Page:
Additionally, Pete Gallagher’s portrayal of the character Leadville garnered the most laughs from the audience with his silliness and physical comedy gags. I feel I also cannot go without mentioning that Hadrian Delacey - who took on the role of Archie - showcased some breath-taking vocals and I found my eyes and ears often drawn towards him during the group numbers.
Complimenting the masculine energy from the Fisherman’s Friends, and Danny (the city boy, played by the effervescent Jason Langley, who learns a new appreciation for Cornish culture and for music) is Parisa Shahmir who is cast as the strong-willed songstress Alwyn. Parisa, joined by Hazel Monaghan (as Sally) and Janet Mooney (as Maggie), inject some feminine energy into the narrative, give as good as they get, and banter along with everyone just as well as their male castmates do.
Moreover, the supporting cast members play a whole host of different instruments on stage, which is not only impressive, but helps to create the rustic feel of the folk-loving community in Cornwall who are always appreciative of a good shanty sing-song. Audience members are treated to the sounds of the guitar, the mandolin, the violin, the melodeon, and the harmonica - to name just a few.
While we’re at it, let’s talk some more about the music. The whole cast sounded so ethereally beautiful together, that as an audience member, you felt like you were witnessing something from Cornish folklore on the stage in front of you.
The harmonies and group vocals are very moving and the power of their collective sound is magical. All the cast members’ voices meld perfectly, as if they were born to come together to perform. The show’s collection of different sea shanties have the power to either raise your spirits, fill you with warmth, give you goosebumps, or have you in tears – or sometimes all of the above at once.
Every single shanty was absolutely brilliant and you couldn’t help but find your toe tapping to every number, along with the men. Although every song that appears on the musical’s extensive soundtrack is a shanty, it is not at any point tiresome, and the vocals from the main band of fishermen do not falter even once – they remain strong throughout.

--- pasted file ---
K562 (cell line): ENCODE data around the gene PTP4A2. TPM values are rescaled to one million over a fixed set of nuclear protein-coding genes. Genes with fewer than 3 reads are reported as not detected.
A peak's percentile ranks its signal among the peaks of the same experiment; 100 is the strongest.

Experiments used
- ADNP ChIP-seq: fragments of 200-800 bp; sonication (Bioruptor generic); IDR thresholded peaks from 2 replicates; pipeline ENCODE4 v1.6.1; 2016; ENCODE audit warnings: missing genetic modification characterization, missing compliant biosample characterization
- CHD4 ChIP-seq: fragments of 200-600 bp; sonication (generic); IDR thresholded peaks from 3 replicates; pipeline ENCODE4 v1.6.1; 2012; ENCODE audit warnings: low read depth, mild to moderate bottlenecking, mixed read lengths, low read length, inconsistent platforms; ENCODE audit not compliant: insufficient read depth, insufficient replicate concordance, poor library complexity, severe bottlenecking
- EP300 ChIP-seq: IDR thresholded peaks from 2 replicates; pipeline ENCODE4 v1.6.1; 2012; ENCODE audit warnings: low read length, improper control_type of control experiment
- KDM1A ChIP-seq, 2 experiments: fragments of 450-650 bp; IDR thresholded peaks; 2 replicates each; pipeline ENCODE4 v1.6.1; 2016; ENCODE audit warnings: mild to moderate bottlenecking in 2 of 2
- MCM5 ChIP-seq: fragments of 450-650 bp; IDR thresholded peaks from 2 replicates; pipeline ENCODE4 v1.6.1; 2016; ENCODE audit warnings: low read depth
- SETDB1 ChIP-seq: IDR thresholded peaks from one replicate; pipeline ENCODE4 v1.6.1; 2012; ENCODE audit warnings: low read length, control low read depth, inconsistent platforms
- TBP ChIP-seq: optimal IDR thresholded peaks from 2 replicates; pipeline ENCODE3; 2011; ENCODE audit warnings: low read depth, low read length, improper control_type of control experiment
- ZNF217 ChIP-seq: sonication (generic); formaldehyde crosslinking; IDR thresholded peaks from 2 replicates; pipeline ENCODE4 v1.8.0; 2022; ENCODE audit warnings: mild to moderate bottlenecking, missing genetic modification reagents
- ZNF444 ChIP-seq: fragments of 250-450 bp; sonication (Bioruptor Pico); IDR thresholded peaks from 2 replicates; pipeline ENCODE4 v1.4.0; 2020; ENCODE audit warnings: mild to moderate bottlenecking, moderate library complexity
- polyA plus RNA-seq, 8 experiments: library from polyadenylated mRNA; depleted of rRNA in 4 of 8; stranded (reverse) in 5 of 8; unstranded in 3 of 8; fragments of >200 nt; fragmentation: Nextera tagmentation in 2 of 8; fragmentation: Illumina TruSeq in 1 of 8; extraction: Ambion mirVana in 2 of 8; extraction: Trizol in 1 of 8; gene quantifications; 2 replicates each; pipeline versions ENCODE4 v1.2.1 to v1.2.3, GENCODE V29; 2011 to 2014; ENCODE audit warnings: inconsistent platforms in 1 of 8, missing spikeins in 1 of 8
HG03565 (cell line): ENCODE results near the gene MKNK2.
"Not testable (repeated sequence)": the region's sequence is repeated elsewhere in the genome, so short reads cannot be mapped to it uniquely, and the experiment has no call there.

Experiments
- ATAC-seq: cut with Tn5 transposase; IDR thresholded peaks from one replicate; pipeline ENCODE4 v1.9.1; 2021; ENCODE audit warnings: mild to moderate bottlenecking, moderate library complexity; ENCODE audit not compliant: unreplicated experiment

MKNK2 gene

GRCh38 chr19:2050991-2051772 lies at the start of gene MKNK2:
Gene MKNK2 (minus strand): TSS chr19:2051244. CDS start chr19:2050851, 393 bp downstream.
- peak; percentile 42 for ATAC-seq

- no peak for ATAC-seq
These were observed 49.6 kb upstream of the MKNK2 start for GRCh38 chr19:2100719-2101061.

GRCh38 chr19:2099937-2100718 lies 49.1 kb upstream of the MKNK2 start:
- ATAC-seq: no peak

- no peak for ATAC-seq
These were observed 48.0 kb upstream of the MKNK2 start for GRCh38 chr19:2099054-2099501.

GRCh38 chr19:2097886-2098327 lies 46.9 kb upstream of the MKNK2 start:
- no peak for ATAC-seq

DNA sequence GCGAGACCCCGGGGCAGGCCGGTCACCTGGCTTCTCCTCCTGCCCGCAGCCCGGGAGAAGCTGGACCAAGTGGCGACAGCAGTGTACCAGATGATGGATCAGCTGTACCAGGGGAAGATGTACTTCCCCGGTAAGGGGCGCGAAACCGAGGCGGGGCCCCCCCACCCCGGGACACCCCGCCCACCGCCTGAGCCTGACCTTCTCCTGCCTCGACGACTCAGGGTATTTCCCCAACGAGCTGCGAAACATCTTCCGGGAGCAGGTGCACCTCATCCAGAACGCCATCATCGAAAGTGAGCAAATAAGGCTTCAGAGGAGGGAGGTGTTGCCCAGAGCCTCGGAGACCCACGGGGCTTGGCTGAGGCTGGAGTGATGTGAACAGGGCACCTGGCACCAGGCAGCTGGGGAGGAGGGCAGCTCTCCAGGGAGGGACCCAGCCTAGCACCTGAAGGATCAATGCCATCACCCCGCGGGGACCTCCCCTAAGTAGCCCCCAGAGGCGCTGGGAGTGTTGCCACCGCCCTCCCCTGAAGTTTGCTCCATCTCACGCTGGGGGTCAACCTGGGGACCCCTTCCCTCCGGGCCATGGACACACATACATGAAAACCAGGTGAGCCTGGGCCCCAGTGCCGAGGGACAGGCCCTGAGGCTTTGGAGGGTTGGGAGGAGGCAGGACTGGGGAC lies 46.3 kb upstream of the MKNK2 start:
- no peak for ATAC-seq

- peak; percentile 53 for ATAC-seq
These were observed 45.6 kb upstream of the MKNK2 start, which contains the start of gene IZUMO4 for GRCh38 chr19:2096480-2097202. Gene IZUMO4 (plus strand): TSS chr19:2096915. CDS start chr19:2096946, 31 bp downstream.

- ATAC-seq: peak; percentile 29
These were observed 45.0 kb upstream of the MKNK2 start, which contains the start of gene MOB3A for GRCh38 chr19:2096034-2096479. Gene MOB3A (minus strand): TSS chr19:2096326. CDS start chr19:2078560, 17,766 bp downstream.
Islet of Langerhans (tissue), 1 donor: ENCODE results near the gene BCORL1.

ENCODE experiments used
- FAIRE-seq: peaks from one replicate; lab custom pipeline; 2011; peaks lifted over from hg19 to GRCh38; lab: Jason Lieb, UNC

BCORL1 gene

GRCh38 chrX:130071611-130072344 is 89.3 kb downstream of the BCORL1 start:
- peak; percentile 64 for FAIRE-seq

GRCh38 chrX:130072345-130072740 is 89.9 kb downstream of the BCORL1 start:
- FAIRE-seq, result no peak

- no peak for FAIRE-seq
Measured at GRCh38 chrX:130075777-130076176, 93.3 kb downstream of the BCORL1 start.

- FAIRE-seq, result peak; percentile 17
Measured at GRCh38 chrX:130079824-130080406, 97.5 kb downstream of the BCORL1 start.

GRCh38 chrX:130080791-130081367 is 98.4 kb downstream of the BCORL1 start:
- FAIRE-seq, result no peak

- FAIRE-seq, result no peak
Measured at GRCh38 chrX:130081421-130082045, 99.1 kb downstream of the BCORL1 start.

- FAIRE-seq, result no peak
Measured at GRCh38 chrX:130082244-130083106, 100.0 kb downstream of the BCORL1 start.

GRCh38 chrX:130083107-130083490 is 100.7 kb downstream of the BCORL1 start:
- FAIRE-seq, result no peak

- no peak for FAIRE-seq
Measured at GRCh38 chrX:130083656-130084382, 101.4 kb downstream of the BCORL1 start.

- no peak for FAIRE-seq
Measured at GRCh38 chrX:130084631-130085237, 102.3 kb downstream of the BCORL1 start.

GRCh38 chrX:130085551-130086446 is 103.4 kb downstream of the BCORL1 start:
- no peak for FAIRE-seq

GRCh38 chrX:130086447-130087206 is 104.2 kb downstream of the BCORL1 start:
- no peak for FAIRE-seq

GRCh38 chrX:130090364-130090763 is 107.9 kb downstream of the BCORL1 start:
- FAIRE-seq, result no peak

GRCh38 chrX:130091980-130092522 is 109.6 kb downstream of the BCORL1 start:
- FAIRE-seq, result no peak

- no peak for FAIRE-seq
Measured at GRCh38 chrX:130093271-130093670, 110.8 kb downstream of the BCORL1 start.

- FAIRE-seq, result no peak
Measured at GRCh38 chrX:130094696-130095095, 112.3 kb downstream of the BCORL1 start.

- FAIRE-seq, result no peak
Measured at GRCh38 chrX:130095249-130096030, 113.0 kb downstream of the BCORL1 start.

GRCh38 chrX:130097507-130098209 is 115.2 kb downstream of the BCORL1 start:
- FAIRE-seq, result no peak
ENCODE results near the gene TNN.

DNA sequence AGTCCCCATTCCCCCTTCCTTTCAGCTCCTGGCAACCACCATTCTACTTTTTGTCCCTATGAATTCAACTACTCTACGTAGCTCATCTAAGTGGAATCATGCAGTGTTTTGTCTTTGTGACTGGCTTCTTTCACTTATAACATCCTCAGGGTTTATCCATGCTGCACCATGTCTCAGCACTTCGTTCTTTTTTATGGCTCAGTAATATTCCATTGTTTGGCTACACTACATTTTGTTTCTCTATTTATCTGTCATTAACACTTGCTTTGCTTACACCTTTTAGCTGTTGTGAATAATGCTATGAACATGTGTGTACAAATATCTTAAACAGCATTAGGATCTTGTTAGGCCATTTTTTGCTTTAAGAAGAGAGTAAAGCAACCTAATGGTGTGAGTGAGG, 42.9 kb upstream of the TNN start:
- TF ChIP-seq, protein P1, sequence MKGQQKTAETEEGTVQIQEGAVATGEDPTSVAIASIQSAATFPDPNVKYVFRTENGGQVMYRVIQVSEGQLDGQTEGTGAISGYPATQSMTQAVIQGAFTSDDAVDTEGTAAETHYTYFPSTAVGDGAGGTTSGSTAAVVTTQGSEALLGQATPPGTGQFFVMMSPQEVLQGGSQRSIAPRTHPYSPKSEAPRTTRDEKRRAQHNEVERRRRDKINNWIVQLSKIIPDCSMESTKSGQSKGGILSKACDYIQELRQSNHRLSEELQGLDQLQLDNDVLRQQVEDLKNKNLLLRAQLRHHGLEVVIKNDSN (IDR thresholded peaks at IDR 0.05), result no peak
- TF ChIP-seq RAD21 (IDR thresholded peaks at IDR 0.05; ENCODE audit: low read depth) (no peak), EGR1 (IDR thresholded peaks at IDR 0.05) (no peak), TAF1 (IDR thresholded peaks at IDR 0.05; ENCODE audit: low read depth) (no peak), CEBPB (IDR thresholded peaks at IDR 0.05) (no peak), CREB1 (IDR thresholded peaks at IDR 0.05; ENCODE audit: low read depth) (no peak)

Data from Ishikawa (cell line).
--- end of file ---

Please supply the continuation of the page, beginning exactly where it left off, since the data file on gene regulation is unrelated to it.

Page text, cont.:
Furthermore, the staging of the cast’s performance of the song ‘Keep Hauling’ is undeniably memorable. The cast members scatter across the stage and move together in low, blue, lighting like a wave, ebbing and flowing, being lulled by the pure and siren-like lead vocals of Parisa Shahmir (who plays Alwyn). It’s a thing to behold.
Tidal Pool was also a truly beautiful stand-out performance from Parisa Shahmir, showcasing her wonderful voice further and how suited it is to the folk genre. As I mentioned earlier, Alwyn really embodies the siren she sings of so frequently.
Moving on, the show’s choreography seemed non-stop throughout, and the consistent high-energy from all the cast members was outstanding. Choreographer Matt Cole ensured there was little-to-no time that the stage was left bare or absent of dancing. Each scene, as a result, feels so alive.
There’s nothing fishy about why this musical is so popular – it touches your heart and soul, and celebrates heritage, love, family, community, and music in its purest form. What’s not to love, right? So what are you waiting for… hook yourself a ticket, set sail for Oxford’s New Theatre, and drop anchor for a inescapably enjoyable evening.